Gustav and the Rugrats by
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The Redwood Symphony is an ambitious community orchestra, based in Silicon Valley, that never shrank from a challenge. Under the baton of Maestro Eric Kujawsky, its repertoire extends into territory that most community orchestras fear to tread, such as the cycle of symphonies by Gustav Mahler. But the challenge they attempted in spring 1999 would prove daunting even for most professional orchestras: Mahler’s epic Eighth Symphony, nicknamed “Symphony of a Thousand” for the prodigious forces required: an augmented symphony orchestra, seven vocal soloists, a children’s choir, and not one but two four-part adult choruses, which sing almost nonstop over the hour and twenty minutes of the work’s two movements. For that reason it’s rarely performed, so when Patti and I were recruited to sing in the chorus, we (like most of the other singers) were learning it from scratch.

Virtual Seder like it's 1999.

The performance was in early April, and one required rehearsal conflicted with the first night of Passover. No big deal to Patti and me, but it mattered to our friends Peter and Janet, who played oboe and cello in the orchestra, respectively. They would otherwise have been celebrating Seder with their four-year-old son Michael, who instead was home with a sitter.

Michael was a big fan of the Rugrats cartoons, which gave Peter and Janet an idea. So at our rehearsal break, the four of us clustered together in the “band room” and called their sitter at home. (So those of you who celebrated virtual Seders in this year of COVID-19: we had you beat by 21 years.)

Our Haggadah for the evening was Let My Babies Go!, a children’s book in which the Rugrats imagine they are Moses, Miriam, Aaron, the Pharoah, and all the other Passover characters. Based on an episode of the cartoon show, it attempted to retell the Passover story within the attention and comprehension span of a preschooler.

Our break was only 20 minutes, so we had to move fast. The details are a little fuzzy at this point, but I remember we recited the blessings over wine, bread, and our gathering. We drank at least one cup of wine (or was it grape juice?) and ate a “Hillel sandwich” of matzo, haroset (fruit and nut paste), and bitter herbs. Michael asked the Four Questions (their daughter, with whom Janet was pregnant, being a tad too young). We sang Dayenu, with Patti and me trying our best to conserve our voices.

We raced through the Seder, struggling to hear and be heard through the tiny speaker of a ‘90s-era cell phone over the din of musicians practicing their parts. I marveled at how many of the highlights we could include, and how, with the book’s help, we actually captured the essence of the story in such a short time. (Too bad the Rugrats weren’t around when my grandfather was conducting his four-hour all-Hebrew Seders!) And by the time a bell rang and we made our way back to rehearsal, sated with matzo and grape juice (or was it wine?), we had all learned an important lesson (as Dave Barry did not say):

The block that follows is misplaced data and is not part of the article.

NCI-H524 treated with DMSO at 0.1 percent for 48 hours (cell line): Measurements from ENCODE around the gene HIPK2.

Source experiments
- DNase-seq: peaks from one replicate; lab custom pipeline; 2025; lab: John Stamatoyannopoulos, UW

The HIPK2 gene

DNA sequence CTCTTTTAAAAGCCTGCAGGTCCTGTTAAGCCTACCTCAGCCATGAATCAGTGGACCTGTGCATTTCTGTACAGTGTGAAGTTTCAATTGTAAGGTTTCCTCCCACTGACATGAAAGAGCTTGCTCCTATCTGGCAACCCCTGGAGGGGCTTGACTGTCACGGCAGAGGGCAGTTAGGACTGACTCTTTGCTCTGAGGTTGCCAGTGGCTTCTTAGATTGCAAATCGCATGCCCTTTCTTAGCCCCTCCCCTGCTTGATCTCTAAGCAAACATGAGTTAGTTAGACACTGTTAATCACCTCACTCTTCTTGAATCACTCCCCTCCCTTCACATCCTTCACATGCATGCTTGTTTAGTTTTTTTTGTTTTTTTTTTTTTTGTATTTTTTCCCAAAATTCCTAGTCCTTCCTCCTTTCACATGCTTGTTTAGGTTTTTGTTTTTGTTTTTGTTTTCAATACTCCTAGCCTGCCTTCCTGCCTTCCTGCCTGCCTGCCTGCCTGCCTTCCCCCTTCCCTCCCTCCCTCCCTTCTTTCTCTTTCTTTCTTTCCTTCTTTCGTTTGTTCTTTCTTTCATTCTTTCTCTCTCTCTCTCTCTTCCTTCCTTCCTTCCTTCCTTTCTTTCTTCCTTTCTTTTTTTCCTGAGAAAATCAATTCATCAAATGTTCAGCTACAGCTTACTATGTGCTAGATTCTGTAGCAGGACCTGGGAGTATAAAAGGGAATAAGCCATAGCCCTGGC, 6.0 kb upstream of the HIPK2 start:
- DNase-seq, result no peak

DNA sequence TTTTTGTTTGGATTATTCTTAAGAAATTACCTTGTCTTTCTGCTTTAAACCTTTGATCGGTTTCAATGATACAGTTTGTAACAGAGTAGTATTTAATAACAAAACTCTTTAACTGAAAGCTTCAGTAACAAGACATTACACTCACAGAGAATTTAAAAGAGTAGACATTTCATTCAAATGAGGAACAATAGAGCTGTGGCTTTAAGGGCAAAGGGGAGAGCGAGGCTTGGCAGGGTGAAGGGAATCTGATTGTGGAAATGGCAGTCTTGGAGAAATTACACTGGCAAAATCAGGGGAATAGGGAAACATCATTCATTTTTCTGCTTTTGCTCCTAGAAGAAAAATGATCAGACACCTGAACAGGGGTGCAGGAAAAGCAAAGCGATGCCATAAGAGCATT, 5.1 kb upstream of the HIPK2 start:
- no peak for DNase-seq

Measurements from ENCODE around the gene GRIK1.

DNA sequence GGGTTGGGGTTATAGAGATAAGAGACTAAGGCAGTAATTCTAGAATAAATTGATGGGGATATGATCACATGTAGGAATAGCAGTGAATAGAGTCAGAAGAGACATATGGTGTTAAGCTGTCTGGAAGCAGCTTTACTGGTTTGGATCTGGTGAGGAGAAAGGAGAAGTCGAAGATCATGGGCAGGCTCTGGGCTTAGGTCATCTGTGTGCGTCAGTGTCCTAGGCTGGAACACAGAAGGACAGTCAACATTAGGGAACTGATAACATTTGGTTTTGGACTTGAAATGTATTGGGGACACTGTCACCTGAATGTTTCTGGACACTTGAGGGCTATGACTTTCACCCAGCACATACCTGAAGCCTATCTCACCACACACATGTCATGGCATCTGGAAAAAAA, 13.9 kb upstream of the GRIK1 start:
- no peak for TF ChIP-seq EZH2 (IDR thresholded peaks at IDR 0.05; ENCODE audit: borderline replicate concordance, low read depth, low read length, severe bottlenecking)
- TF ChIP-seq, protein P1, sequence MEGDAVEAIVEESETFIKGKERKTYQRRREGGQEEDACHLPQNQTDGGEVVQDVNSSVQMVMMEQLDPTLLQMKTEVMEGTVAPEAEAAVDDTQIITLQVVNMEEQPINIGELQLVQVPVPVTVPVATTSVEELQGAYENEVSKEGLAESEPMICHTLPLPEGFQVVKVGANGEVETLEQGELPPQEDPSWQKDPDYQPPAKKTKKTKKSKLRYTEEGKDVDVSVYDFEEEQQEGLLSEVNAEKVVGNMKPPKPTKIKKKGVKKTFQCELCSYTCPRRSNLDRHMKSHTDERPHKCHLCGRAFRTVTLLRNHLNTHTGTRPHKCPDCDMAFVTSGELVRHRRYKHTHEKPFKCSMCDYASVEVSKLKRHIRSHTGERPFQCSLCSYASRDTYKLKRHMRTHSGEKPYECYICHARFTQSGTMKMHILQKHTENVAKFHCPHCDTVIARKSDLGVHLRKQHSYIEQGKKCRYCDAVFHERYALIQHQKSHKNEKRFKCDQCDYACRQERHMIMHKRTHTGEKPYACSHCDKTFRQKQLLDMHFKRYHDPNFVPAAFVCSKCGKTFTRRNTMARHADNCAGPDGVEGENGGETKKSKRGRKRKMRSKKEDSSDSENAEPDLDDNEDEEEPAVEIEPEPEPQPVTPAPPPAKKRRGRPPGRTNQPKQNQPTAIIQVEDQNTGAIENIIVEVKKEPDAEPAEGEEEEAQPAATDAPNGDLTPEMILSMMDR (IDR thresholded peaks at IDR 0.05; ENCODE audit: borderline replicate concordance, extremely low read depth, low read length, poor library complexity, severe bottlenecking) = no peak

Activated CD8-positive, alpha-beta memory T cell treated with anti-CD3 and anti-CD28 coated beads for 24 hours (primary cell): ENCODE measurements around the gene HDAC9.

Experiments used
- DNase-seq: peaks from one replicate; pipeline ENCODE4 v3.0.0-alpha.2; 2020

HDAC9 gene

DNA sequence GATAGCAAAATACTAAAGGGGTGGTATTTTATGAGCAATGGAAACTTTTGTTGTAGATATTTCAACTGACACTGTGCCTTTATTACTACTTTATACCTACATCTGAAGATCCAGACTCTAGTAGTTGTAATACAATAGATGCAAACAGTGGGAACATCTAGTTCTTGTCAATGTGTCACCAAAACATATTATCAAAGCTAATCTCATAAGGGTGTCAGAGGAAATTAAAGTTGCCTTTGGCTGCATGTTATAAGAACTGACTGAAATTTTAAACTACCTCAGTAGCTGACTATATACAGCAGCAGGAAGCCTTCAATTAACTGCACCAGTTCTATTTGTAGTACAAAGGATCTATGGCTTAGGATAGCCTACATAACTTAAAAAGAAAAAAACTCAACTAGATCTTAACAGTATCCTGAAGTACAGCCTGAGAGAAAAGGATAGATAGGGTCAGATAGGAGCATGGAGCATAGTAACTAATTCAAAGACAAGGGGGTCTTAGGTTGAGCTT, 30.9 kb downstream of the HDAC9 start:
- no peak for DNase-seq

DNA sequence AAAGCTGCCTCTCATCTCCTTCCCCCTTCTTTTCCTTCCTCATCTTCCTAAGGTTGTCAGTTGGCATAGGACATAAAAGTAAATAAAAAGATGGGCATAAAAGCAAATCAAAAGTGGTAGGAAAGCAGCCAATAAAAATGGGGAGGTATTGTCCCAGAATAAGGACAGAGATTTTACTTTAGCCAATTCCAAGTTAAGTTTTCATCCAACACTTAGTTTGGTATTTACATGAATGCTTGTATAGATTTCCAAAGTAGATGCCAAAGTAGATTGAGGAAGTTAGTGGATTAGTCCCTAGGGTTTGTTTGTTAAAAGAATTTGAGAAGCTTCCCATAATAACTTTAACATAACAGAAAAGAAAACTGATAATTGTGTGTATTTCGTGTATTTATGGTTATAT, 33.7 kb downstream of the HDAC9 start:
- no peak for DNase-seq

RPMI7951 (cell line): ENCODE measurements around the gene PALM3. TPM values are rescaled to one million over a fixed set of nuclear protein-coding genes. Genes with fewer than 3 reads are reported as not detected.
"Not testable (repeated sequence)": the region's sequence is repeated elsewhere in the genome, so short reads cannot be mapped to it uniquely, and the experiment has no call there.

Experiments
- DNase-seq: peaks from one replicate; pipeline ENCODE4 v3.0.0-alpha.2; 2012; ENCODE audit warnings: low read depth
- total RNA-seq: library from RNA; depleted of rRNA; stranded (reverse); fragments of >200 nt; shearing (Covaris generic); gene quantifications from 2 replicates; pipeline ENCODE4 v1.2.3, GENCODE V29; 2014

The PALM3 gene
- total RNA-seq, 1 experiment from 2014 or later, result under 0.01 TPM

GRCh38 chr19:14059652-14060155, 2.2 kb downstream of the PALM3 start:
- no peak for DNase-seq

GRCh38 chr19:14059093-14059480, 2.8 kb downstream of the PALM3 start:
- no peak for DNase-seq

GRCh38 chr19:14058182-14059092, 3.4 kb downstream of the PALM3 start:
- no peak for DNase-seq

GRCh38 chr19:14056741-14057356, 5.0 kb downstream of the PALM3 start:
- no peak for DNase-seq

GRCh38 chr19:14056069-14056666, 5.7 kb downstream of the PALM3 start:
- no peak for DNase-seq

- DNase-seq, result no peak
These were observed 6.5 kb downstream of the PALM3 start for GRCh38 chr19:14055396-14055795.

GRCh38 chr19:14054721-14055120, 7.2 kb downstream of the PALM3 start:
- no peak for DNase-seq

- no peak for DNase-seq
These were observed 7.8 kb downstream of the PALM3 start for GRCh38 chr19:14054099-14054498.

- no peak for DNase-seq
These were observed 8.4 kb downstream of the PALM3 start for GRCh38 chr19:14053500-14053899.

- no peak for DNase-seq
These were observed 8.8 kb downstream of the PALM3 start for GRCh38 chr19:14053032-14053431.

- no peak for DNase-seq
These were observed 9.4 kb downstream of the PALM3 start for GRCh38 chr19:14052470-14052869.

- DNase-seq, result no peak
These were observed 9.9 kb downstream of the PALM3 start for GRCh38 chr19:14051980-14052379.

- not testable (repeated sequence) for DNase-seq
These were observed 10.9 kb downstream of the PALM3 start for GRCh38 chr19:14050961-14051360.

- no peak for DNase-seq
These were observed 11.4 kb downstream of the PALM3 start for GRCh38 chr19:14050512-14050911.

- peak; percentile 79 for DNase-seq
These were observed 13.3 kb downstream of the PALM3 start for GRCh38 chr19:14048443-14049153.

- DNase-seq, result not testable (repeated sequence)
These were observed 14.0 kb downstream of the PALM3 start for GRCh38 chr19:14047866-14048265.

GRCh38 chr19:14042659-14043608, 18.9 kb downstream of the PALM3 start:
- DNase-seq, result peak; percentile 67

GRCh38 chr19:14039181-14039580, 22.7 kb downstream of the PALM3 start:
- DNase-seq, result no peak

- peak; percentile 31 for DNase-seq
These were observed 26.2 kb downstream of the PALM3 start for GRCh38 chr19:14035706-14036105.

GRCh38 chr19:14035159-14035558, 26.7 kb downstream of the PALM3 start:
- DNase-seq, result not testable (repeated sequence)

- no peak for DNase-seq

Gustav and the Rugrats would be a good name for a rock band.

Profile photo of John Zussman John Zussman
John Unger Zussman is a creative and corporate storyteller and a co-founder of Retrospect.

Tags: Passover, Gustav Mahler, Rugrats
Characterizations: funny, well written


  1. Wonderful John, I got caught up in the tempo and was breathless by the end of your tale of a unique Seder indeed!
    Mazel tov!

  2. Betsy Pfau says:

    Love it! Particularly the name. Indeed, good name for a band. What ever happened to those Rugrats anyway?

    • John Zussman says:

      Thanks, Betsy. Not having children, I actually didn’t know much about the Rugrats until the Seder. Were they part of your kids’ media culture?

      • Betsy Pfau says:

        Yes, John, they were. At least for one of them, I think David. Dan did a lot of consulting for Nickelodeon at some point in his career (I think when David was about 2 or 3 years old) and came home with lots of goodies from TV shows they created, including Rugrats stuff, so David became a huge fan. I believe the show had faded by the time Jeffrey came along, at least in our household.

  3. Suzy says:

    Great story, and you were indeed ahead of your time! Did Peter and Janet have a copy of the Rugrats Haggadah with them at the rehearsal, or did they rely on the babysitter to do the reading? Either way, pretty amazing. Sounds like one of the best seders ever! Now I want to get my hands on a copy of Let My Babies Go!

  4. Marian says:

    That’s adorable, John. What I’ll miss most this year is the Hillel sandwich. A bit too much work. It’s wonderful how you used 1990s-era technology to connect!

  5. Laurie Levy says:

    What a delightful story, John. You were definitely ahead of your time. Because I also suffered through my grandfathers’ long and incomprehensible seders, we tried to make them short and fun when our kids, and then our grandkids, were young. Wish we had known about Rugrats.

    • John Zussman says:

      Thanks, Laurie. I honestly hadn’t thought about my grandfather’s endless seders in years, until I wrote this story. He would sit at the head of the table davening, mumbling the prayers almost under his breath, while the rest of us rolled our eyes and snuck bites of matzo. Our seders shortened considerably after he passed away.

  6. A wonderful story, John, and deceptively simple. Isn’t it amazing how we humans manage to find creative ways to cope with and even rise above circumstances when necessity becomes the mother of invention!?

  7. Loved this, John! The minds-eye picture of y’all huddled around the phone to “save” a tradition in both ancient and modern styles….Thus humanity moves forward, hopefully soul intact!❤️🦋

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